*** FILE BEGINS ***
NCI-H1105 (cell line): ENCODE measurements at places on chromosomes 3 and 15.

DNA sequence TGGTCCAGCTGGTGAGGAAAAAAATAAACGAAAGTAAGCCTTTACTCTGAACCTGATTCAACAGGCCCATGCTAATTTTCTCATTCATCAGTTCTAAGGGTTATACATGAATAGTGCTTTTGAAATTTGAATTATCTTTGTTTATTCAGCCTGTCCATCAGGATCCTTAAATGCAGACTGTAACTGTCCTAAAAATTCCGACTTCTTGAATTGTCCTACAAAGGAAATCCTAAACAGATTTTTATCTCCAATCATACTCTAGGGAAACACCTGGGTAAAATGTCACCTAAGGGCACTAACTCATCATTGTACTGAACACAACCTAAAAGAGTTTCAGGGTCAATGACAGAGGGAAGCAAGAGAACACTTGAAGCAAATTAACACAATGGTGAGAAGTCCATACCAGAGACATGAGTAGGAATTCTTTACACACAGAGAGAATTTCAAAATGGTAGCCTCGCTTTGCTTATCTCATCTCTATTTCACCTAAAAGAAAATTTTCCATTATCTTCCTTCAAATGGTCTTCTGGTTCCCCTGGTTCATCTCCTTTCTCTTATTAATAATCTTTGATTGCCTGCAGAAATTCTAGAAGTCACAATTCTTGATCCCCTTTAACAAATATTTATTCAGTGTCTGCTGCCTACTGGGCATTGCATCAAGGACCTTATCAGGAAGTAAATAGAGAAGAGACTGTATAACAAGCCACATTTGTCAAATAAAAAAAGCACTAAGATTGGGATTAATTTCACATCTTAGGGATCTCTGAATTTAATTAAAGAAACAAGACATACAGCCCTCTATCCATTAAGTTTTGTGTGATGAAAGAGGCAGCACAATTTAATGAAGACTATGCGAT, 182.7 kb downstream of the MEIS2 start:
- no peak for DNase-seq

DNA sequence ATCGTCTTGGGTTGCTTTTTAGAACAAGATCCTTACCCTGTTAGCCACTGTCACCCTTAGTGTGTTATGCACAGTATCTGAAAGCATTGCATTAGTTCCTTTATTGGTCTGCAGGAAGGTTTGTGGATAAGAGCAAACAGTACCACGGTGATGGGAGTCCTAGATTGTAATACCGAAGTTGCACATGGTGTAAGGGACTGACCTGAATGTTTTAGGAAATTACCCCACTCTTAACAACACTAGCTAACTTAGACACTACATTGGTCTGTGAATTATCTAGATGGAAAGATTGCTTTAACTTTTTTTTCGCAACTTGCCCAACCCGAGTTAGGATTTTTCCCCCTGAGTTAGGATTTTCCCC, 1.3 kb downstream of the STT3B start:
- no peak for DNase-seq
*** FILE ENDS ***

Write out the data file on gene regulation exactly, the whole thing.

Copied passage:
NCI-H1105 (cell line): ENCODE measurements at places on chromosomes 3 and 15.

DNA sequence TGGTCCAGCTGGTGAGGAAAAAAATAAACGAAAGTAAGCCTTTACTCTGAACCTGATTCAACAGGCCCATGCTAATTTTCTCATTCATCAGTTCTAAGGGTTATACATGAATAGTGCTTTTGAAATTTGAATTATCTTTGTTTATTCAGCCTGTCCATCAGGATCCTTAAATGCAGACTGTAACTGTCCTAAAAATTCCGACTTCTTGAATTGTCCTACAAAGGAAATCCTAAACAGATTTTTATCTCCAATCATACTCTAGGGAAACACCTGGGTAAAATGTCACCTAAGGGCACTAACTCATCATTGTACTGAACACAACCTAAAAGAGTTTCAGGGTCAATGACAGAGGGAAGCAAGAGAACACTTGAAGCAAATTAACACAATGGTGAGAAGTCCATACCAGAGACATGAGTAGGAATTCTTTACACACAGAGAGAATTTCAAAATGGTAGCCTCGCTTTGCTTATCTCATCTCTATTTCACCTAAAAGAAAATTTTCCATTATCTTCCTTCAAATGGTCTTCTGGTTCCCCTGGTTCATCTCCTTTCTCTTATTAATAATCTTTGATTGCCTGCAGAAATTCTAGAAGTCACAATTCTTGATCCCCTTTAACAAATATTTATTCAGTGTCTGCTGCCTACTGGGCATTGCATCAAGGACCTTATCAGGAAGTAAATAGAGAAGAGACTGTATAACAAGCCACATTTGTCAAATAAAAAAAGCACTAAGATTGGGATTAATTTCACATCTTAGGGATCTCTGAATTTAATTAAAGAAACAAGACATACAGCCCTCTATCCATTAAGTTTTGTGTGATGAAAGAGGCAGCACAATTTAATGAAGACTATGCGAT, 182.7 kb downstream of the MEIS2 start:
- no peak for DNase-seq

DNA sequence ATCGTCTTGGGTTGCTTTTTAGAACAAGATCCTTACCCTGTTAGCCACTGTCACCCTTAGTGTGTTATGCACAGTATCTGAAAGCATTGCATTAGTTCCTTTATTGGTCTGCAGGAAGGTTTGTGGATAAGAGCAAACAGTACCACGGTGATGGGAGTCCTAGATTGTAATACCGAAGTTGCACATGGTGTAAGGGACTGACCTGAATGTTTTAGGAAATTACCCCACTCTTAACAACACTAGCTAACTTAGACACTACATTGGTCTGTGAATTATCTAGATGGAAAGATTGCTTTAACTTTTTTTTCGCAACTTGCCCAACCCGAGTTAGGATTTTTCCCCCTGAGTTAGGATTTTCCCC, 1.3 kb downstream of the STT3B start:
- no peak for DNase-seq